A decline in natural resources, and rises in food prices due to sanctions contributed to this ongoing instability. Russia’s invasion contributed significantly to the severe food crisis and hyperinflation in Sri Lanka, which worsened due to the shocks to the wheat supply and other staples. Like any chain reaction in the supply, food shortages were at an all-time high; this led to protests that caused the Sri Lankan government to collapse. And in addition to the dependencies of outsourced countries, Russia finds itself in a dependent state due to sanctions and restrictions. The sanctions amplified economic contractions in Russia concerning debt default risk; this is still an ongoing issue. With the global restrictions on core technological components, such as microchips, sectors in Russia face substantial disruptions in aviation, military, and automotive.
WHAT CAN A COMPANY DO TODAY TO MAKE SIGNIFICANT PROGRESS MITIGATING THE CONSEQUENCES OF SUPPLY CHAIN RISK AGAINST TODAY’S LANDSCAPE?
Strengthen the entire ecosystem! Mitigating supply chain risk requires innovations across people, processes, and technology. Companies cannot foster supply chain resilience without collaboration within and across companies. This is the notion behind collective resilience as the complexity and interdependence of these networks depends on collaboration within and across relationships to strengthen the entire ecosystem. There is a movement toward fostering trusted networks and it depends on human-to-human interaction for everything from information sharing to logistics coordination. Process improvements should focus on breaking down these silos and bringing internal stakeholders together to ensure a company has full visibility across its entire supply chain, create short and longer term plans that address all stakeholders, and create playbooks for minimizing but also preparing for future disruptions.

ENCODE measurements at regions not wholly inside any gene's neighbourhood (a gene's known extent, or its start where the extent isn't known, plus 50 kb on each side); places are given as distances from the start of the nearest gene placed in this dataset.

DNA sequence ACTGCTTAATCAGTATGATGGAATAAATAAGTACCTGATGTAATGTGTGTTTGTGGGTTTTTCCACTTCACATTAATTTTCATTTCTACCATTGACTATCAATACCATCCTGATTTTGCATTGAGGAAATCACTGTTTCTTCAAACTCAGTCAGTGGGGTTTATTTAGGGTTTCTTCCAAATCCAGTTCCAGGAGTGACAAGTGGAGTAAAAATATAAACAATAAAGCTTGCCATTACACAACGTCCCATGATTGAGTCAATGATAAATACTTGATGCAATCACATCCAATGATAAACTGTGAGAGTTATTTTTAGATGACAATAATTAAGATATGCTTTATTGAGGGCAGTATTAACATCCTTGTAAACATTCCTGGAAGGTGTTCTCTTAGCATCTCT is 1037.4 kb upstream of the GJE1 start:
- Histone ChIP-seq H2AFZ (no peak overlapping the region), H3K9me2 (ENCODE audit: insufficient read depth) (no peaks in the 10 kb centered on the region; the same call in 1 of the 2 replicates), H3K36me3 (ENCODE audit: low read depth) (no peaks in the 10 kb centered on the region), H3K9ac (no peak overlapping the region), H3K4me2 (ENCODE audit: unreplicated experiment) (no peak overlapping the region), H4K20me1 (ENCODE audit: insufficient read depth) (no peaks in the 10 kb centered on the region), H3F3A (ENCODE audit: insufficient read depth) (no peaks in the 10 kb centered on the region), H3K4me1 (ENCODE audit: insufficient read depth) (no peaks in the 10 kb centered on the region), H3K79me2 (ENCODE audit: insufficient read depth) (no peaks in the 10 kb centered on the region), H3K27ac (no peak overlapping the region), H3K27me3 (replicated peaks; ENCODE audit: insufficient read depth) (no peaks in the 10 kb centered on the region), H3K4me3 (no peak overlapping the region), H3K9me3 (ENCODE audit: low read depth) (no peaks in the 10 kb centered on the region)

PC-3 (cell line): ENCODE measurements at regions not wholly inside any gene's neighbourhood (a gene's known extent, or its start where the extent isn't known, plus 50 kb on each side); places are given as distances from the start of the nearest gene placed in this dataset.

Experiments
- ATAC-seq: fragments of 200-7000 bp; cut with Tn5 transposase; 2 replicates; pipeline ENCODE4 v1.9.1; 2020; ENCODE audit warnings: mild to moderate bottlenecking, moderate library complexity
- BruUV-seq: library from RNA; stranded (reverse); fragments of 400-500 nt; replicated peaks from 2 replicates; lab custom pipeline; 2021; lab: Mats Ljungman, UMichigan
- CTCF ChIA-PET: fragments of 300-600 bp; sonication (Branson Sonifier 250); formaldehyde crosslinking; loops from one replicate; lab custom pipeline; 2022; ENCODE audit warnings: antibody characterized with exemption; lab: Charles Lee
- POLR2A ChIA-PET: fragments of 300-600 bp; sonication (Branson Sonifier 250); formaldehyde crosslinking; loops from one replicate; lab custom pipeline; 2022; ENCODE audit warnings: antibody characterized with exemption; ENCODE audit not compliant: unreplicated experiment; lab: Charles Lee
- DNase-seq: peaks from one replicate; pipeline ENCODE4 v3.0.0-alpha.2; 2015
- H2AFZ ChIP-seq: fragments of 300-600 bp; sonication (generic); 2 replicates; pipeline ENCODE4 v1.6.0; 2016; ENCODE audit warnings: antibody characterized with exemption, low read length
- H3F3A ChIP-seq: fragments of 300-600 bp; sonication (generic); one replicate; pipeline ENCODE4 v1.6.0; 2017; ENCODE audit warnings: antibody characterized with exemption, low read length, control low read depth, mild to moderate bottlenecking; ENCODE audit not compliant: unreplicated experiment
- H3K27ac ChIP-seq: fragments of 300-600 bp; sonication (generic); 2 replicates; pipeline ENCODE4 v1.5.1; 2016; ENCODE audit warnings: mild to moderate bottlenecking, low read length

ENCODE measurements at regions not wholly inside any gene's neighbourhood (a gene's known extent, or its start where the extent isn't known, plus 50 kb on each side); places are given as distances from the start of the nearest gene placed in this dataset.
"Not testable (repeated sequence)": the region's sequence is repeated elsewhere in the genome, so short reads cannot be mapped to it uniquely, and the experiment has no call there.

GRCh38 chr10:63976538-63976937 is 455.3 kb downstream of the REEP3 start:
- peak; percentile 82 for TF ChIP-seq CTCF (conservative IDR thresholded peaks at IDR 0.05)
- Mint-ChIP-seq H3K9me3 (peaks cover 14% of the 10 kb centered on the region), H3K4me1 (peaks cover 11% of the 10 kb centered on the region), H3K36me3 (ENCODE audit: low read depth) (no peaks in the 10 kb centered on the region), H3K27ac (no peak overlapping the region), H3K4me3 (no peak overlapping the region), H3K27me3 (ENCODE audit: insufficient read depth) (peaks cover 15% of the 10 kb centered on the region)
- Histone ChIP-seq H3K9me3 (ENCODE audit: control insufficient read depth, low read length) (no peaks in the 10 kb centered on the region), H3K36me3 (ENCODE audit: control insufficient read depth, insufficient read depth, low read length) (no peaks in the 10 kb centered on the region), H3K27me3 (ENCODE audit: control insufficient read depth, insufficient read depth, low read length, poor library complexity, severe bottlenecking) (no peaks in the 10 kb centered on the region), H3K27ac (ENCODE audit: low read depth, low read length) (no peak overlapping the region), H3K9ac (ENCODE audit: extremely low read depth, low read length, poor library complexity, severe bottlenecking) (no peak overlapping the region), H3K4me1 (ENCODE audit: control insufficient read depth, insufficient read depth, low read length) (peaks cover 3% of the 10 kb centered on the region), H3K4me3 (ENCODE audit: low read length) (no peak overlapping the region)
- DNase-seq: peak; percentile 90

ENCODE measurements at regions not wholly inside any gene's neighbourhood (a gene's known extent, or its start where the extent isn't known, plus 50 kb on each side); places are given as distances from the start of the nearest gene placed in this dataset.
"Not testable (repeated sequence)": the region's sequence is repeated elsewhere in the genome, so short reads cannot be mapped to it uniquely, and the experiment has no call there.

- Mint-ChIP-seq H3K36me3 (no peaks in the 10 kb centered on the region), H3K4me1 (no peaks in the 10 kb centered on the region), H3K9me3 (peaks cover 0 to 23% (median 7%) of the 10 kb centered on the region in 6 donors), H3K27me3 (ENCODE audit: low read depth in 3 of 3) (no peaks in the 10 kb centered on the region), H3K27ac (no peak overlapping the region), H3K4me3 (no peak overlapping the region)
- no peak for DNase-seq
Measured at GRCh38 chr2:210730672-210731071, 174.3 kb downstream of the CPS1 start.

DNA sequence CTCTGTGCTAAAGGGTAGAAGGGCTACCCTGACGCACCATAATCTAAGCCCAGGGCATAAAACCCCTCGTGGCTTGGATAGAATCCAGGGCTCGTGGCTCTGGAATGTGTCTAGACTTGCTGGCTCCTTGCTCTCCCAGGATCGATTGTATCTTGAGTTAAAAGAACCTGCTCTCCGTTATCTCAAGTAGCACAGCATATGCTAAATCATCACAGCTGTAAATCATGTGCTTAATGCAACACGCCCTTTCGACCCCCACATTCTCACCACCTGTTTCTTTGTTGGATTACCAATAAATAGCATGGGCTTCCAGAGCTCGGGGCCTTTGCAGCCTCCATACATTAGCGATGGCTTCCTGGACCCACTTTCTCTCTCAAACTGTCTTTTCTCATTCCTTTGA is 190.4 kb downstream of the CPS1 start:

Finally, technology should be a great enabler across these changes, facilitating collaboration, prompting both technological as well as process innovation, and providing visibility across the entire supply chain ecosystem. This human-computer communication is fundamental for ensuring that core pain points are addressed and that software platforms supply efficiencies.